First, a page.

Now, I’m no disciple of Brian Cox’s character of Robert McKee, the renowned screenwriter from Adaptation who prohibited voice-over in film, claiming it was a sure-fire way of losing your audience. If there ever was an exception to this rule, this film should be it – the events of Thermopylae have always been used as a kind of cheerleading inspiration, and to have it told as a pre-battle pep talk is a fantastic move as a narrative device. But it’s just not implemented with any degree of thoroughness: sometimes, Wenham’s weedy voice will slide into your hearing, and it’s jarring how uninspiring it is after being gripped with utter fear and bloodlust by Gerard Butler’s excellent Leonidas. It’s also just infrequent and random – sometimes we have that voice as a guide, and sometimes it abandons us to the transparency of an assumed narrative arc (particularly in those cut-backs to the Queen and her adventures on the home front). The “storytelling” is not merely a good way to convey the story, but also to build character. Because the movie is in no hurry to give any space for emotional realism, we have to fill in the total absence of character development with what we are “told” about these figures of myth, either through history or the people around him. We know Leonidas is a great warrior because everyone says he is – sure, we see him slaughter hundreds on the battlefield, but Spartan warrior culture is as much about positioning and peacocking about as it is about the actual fighting. The Spartans are swaggering assholes on screen, and that much is convincing. But Wenham’s relation of the grandiosity of Leonidas and his Merry Band sounds like the interpretation of Sir Chad Nerdlington reading a manuscript in a dusty Victorian library, rather than the boasting and rousing fireside tale-telling of a Spartan war captain.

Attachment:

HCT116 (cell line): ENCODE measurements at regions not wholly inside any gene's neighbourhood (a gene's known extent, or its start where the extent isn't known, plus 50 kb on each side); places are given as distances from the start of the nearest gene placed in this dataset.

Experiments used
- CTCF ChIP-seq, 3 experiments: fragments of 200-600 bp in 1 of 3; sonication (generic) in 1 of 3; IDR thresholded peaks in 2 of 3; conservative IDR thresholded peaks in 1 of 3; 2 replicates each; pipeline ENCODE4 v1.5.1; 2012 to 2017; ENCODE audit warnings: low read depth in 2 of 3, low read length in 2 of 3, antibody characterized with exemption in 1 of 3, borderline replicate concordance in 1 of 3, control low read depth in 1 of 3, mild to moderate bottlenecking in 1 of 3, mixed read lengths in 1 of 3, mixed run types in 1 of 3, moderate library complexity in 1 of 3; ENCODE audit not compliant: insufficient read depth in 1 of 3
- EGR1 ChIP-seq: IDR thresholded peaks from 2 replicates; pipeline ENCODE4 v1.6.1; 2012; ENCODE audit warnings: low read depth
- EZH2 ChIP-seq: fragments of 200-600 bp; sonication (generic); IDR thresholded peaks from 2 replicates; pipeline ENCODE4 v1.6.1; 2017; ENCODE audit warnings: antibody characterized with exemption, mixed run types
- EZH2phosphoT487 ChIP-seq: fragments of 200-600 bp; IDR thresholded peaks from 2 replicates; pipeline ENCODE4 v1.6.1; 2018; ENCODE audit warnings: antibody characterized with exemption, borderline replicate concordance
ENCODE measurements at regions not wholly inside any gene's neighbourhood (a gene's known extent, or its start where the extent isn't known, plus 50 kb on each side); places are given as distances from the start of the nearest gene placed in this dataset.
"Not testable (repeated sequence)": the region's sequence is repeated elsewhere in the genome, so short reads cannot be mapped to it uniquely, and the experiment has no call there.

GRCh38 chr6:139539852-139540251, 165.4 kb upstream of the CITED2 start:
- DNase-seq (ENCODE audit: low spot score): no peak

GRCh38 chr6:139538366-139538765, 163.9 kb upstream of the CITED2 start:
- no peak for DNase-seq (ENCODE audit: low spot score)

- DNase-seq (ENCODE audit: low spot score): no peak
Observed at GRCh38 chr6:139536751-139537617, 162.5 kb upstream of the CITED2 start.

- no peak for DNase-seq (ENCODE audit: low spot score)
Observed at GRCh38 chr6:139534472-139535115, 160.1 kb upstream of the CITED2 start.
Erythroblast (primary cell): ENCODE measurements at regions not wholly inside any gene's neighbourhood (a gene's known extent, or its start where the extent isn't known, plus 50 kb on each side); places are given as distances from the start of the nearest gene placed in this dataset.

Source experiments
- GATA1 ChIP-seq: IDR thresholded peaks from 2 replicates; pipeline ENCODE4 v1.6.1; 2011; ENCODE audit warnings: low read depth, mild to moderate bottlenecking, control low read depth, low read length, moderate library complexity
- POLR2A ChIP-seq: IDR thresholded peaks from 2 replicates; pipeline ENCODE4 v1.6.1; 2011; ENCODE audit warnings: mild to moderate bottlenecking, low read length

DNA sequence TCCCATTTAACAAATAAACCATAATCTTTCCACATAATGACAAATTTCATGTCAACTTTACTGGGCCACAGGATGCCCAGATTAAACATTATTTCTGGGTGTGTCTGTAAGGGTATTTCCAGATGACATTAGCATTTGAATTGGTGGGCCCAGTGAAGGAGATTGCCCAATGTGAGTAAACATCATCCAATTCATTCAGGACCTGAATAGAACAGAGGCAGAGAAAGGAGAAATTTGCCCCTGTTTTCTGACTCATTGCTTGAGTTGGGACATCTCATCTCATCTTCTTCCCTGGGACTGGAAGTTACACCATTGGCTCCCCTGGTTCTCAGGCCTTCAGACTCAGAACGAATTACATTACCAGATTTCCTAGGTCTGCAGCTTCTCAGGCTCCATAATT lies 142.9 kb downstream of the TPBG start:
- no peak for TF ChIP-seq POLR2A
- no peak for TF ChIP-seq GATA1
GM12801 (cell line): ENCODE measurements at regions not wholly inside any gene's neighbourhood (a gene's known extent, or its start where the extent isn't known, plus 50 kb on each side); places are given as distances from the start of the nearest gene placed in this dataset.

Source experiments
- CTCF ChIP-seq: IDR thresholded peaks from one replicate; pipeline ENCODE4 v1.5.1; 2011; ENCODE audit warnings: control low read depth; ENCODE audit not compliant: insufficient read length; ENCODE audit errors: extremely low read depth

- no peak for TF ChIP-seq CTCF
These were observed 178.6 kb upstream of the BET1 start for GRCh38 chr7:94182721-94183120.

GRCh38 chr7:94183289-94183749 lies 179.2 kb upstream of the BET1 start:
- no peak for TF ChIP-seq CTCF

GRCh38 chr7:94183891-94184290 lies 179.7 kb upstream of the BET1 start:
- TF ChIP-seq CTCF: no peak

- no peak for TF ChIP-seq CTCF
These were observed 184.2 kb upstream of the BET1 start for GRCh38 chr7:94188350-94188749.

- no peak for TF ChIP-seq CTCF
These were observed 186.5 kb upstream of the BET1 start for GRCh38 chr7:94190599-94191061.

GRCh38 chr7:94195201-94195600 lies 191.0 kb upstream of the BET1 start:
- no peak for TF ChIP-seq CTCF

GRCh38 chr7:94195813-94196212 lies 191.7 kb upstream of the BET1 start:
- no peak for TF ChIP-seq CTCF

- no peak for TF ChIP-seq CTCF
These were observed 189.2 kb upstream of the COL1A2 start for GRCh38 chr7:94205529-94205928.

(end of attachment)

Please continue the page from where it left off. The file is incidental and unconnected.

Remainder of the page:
The fighting itself? Well, it’s predictably awesome. And that’s about it. There is a lot of it. And it’s pretty great. Not much that stands out, except the first scene where the Spartans fight in full phalanx form. This first battle is genuinely gripping – it’s the most thorough in showing how the Spartans actually fought, though spiced up with the absurd heroics of myth and computer-enhanced gore. This scene convinces us why we go to the cinema to watch action movies – it is relentless, crashingly loud, and demonstrates the film’s best editing (which is spotty at times). It’s riveting when Leonidas gives the order to start throwing the enemies from their shields, and by the end of the scene, you really do believe the terror inspired in the Persians who are backed off the cliff. About the only other scene that compares to this in terms of intensity is the “dance-y”, three-minute-long slaughter performed by Stelios and Astinos (Michael Fassbender and Tom Wisdom). It is utterly ridiculous, but quite beautifully executed, and the look of sheer joy on their faces at the end of it speaks volumes about the current way modern fantasy action movies are composed: they are elated, and seem astonished that such acrobatic feats were ever possible. Of course, they are not, but the look of quasi-awareness on their faces rivals that of kids who’ve just performed a wicked hot move in a video game and totally pwnd their n00b opponents.